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 (chō′lənt, chŏl′ənt)
A stew consisting primarily of meat, potatoes, beans, and grains, traditionally prepared before the onset of the Jewish Sabbath, simmered overnight, and eaten as a midday meal.

[Yiddish tsholnt, probably of Romance origin and ultimately from Latin calēns, calent-, present participle of calēre, to be warm; see kelə- in Indo-European roots.]
American Heritage® Dictionary of the English Language, Fifth Edition. Copyright © 2016 by Houghton Mifflin Harcourt Publishing Company. Published by Houghton Mifflin Harcourt Publishing Company. All rights reserved.


(Judaism) Judaism a meal usually consisting of a stew of meat, potatoes, and pulses prepared before the Sabbath on Friday and left to cook until eaten for Sabbath lunch
Collins English Dictionary – Complete and Unabridged, 12th Edition 2014 © HarperCollins Publishers 1991, 1994, 1998, 2000, 2003, 2006, 2007, 2009, 2011, 2014
References in periodicals archive ?
Enhanced with the inclusion of beautifully painted vegetables, the individual recipes are deftly organized into sections featuring Salads; Soups; Cutlets; Stewed Dishes; Miscellaneous Dishes; Blintzes (Stuffed Crepes); Omelets; Porridges; Frittatas; Kugels with Cholents; Puddings; Latkes; Passover Foods; Substantial Puddings; Sauces and Creams; Stuffed Foods; Baked Goods; Jams and Preserves; Turnovers; Compotes and Desserts; Glazes and Garnishes for Cakes; Coffee, Buttermilk, and Yogurt; Marinated Foods; Ices; Wine, Mead, and Liqueur; Vitamin Drinks and Juices.
German poet Heinrich Heine, known for his complicated relationship with Judaism, had cholent, that steaming Sabbath stew that he exalts in an 1851 poem entitled Princess Sabbath.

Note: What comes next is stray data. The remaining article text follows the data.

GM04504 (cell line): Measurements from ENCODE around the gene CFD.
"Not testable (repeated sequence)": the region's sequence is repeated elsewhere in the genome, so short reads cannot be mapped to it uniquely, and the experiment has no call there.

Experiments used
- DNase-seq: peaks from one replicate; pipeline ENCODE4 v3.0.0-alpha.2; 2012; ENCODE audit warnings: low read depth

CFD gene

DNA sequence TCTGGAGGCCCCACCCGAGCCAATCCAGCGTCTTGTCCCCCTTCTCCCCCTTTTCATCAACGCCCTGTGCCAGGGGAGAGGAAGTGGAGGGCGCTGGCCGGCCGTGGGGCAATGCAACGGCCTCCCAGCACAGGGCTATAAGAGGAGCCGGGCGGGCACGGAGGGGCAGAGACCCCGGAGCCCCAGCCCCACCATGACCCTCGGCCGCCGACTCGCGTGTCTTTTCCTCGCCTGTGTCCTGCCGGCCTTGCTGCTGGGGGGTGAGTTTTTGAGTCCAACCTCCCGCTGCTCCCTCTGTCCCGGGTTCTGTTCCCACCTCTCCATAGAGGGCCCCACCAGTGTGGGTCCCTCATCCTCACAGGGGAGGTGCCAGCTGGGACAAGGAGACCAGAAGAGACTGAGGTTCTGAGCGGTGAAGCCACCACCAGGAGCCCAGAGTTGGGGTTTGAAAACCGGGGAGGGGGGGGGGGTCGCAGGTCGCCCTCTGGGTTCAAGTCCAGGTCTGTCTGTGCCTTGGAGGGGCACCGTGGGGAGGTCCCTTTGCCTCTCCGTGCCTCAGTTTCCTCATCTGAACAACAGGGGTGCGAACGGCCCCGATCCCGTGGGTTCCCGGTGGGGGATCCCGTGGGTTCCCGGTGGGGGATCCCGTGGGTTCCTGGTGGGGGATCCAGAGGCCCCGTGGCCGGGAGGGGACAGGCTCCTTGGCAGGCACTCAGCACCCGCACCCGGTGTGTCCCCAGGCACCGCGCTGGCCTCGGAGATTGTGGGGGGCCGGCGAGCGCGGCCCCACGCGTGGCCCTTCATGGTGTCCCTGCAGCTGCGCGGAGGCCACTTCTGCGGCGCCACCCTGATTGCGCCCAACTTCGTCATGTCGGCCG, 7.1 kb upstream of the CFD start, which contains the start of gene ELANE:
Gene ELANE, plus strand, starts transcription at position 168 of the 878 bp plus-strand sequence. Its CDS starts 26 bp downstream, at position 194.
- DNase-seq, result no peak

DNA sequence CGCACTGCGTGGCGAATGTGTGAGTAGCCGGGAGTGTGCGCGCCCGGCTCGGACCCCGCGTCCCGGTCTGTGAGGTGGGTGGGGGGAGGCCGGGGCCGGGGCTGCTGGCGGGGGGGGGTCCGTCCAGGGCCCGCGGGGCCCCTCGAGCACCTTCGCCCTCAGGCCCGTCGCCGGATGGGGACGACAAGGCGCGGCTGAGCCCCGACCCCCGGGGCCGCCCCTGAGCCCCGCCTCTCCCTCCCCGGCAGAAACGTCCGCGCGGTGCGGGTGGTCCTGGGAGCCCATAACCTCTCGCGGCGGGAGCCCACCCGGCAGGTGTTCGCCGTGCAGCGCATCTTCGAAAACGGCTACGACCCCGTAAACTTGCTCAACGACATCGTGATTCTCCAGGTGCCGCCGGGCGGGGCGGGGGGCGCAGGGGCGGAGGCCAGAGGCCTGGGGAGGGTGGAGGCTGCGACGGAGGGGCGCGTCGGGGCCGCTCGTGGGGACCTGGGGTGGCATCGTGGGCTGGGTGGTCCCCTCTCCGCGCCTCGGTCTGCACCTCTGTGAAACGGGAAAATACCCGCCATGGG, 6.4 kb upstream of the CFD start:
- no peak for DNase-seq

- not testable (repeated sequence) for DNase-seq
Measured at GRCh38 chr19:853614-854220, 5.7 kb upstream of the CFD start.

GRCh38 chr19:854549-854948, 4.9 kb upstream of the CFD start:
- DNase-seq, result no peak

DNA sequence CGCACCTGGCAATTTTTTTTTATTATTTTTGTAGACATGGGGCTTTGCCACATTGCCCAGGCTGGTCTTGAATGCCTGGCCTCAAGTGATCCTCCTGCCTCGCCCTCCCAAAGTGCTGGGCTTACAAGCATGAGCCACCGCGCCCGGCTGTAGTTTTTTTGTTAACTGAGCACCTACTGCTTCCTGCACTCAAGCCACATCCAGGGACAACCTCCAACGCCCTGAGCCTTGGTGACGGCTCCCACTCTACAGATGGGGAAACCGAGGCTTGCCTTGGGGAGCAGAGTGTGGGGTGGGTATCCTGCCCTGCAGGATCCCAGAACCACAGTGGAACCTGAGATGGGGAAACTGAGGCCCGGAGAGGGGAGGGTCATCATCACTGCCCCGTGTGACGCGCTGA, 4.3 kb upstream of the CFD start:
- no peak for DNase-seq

Cholent as we know it today--a slow-cooking stew most commonly comprised of potatoes, barley, beans and beef--likely got its start in the late 12th or early 13th century, according to Gil Marks, author of Encyclopedia of Jewish Food.
Served for Shabbat lunch and defined by its long cooking time, cholent has the distinction of being one of the few uniquely Jewish dishes.
Cholent, though, is a product not of geography, but of religious mandate.
The word cholent, according to Marks, probably comes from chand, the Old French word for "warm," though some maintain that its origin is chand-de-lit, meaning "warmth of the bed." Others say that it is a variation on the Spanish escallento, also meaning "warm," and still others believe it is derived from the Yiddish shul ende, conveying that the dish would be eaten when services were over.
Because cholent is a dish primarily of function--the need to withstand a long simmer--rather than form, ingredients vary widely based on availability and personal taste: The only common denominator is that they are impervious to overcooking.
The French cassoulet, a mixture of beans and various meats, is, according to Marks, almost certainly a twist on cholent. And he suspects the Tex-Mex staple chili con carne may be a direct descendant of the Shabbat classic, a result of Jewish con-versos moving to the area north of the Rio Grande.
Within the Jewish community, cholent can inspire cult-like adulation among those who eat it frequently--a group composed primarily of Orthodox Jews.